In a forthcoming Journal of Industrial Ecology forum article, Maurizio Catulli and Emma Fryer analyze the
subsector of the information and communication technology (ICT) industry concerned with reducing the economy’s environmental impact, dubbed ICT-enabled low carbon technologies (ICTeLCTs)
and defined more completely as:
the design, development and supply of hardware, software and associated services which have the purpose of supporting, enabling, or enhancing the carbon reduction of existing and new products, systems, and services.
The authors focus on supply side characteristics of the market, including vendor types, product categories, applications, sources of capabilities, driving factors, constraints, and recommendations. Based on collected data, identified applications include:
- Green ICT
- Building Management
- Intelligent Transport
- Transport Substitutes
- Green Energy Production and Distribution
- Energy Management
- Advanced Metering and Smart Grid Technologies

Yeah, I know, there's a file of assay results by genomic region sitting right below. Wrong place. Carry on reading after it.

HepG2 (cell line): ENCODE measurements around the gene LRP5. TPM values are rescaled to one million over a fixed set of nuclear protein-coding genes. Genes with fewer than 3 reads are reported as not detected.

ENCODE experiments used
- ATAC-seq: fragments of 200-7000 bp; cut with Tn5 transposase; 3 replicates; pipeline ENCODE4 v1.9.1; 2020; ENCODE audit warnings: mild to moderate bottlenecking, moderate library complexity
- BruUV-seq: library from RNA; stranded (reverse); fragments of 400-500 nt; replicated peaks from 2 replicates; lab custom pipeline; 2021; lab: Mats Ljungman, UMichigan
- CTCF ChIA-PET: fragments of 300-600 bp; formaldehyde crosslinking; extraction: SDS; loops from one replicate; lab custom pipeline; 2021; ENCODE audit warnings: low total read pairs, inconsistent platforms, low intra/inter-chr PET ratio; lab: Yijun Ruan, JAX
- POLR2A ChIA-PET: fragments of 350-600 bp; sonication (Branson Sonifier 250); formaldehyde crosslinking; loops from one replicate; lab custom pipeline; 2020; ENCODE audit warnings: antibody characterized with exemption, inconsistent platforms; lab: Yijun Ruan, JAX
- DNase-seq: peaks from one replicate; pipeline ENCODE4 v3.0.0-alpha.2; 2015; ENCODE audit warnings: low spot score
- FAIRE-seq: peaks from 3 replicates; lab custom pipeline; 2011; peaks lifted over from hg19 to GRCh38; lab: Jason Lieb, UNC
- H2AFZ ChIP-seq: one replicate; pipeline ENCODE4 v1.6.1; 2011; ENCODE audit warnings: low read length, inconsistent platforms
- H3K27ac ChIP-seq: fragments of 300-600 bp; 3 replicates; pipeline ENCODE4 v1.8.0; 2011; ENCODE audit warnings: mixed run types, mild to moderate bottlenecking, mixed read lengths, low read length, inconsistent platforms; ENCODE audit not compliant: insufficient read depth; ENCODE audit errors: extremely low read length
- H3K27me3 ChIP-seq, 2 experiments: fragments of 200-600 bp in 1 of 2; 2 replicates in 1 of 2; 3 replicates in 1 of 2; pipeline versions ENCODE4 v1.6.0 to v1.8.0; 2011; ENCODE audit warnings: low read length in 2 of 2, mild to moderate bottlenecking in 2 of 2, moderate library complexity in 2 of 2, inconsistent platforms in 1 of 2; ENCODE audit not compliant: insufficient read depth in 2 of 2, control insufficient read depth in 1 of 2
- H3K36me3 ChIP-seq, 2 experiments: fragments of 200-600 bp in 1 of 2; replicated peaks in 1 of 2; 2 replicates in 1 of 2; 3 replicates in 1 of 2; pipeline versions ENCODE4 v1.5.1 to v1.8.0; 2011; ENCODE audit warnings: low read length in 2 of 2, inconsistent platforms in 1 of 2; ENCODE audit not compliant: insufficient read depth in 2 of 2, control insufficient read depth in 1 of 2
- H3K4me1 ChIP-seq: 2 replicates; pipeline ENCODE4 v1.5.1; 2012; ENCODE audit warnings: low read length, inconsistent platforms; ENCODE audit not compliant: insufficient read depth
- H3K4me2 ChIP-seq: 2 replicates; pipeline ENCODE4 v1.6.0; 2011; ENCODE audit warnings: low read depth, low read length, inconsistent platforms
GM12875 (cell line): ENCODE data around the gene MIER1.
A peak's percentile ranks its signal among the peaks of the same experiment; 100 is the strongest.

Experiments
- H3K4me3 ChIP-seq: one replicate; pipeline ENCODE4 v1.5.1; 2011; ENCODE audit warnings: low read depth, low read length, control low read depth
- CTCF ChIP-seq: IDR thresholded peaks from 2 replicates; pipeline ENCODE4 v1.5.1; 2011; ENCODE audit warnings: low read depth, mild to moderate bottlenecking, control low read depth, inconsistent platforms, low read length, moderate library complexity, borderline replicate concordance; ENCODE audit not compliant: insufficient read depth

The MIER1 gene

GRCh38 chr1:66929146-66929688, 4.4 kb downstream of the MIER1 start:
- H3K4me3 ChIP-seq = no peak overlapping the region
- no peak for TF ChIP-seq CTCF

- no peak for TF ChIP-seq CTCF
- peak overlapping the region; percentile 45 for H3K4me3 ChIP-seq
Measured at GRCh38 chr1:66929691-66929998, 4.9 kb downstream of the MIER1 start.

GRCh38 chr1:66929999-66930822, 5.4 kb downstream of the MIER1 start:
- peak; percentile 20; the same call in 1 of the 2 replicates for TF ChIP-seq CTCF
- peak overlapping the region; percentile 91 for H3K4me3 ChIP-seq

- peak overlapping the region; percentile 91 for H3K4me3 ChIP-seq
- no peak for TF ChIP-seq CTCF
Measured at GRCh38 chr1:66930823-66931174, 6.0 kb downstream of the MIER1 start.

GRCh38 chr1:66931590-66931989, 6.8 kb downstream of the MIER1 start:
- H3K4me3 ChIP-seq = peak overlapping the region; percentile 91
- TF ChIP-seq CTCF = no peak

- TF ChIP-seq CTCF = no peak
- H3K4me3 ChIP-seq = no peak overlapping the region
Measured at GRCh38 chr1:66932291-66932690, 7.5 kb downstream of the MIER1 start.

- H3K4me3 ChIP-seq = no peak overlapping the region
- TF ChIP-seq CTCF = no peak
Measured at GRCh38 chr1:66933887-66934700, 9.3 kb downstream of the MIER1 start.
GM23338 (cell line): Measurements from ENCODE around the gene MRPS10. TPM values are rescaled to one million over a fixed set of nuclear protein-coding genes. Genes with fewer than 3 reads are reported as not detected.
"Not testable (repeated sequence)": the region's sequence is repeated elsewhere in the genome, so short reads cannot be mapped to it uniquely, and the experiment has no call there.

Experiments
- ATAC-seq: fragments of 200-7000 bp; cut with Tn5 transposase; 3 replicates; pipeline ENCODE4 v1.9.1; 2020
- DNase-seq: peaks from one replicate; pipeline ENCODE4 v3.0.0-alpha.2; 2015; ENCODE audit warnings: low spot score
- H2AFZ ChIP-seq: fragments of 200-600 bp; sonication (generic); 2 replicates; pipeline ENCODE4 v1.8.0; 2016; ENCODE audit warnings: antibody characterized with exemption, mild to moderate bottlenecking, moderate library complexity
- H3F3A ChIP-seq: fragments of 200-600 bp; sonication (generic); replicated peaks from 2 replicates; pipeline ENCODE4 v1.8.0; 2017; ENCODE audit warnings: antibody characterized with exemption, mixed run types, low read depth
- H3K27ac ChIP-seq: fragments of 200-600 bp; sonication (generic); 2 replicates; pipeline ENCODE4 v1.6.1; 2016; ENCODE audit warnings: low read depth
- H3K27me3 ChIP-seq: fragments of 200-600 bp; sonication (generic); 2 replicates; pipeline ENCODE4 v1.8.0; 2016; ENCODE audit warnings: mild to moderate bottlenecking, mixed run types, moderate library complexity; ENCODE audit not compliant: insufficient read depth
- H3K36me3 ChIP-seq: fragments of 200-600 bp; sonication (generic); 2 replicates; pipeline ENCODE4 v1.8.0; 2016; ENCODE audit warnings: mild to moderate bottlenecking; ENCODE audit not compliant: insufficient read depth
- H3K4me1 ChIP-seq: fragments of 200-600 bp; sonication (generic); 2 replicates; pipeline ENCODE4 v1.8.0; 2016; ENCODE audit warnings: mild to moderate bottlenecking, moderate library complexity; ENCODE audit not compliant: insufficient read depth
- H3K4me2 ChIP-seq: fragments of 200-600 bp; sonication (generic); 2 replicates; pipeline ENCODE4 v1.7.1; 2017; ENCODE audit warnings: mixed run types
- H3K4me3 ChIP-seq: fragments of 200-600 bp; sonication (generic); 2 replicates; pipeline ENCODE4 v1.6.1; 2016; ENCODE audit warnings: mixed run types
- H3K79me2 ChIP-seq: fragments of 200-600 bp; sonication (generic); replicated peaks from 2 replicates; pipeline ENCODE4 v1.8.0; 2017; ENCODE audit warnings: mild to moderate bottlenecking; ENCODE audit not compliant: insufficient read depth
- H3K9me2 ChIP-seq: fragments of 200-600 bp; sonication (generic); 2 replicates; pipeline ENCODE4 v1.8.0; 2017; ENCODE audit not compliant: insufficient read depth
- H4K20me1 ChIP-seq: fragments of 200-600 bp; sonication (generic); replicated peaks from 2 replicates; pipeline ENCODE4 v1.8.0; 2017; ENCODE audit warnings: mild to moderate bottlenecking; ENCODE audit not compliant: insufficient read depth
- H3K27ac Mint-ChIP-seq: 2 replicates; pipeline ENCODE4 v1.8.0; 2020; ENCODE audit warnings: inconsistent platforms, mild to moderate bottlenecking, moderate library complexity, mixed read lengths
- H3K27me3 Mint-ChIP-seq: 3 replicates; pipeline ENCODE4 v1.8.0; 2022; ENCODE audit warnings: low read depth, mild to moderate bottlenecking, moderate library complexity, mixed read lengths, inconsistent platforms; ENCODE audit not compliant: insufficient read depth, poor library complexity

- Carbon Accounting
- Environmental Monitoring
- Water Treatment/Management
- Waste Treatment/Management
The article is a useful compendium of where we are and where we might be going in the realm of Sustainability 2.0 from the vendor perspective. It also complements the emerging Green IT/IS literature in the IS field that focuses on many of these application areas, such as energy informatics, Green ICT, carbon accounting, intelligent transport, and smart grid (see below).
At the same time, the article illustrates the silos that exist in scholarship, that needn’t exist in a world of social media, and that can slow knowledge development. For example, Rick Watson and colleagues have conducted foundational research in the area of energy management and energy informatics, but this research is not referenced in Catulli and Fryer. And this works both ways, as I typically look to my own field first (MIS Quarterly, Information Systems Research, European Journal of IS, Management Science, Decision Support Systems, Information Systems Journal, Journal of MIS, and so forth) when conducting a literature review.
So, here’s a very small step towards making these scholarly silos more permeable – an abbreviated visual summary of research articles on IS and environmental sustainability (incomplete) spanning IS research, industrial ecology, economics, and other fields. Time constraints prevent making this more interactive, but at least the visual placement below illustrates that the same ideas are being discussed in many disparate conversations. What can (or should) we do about it?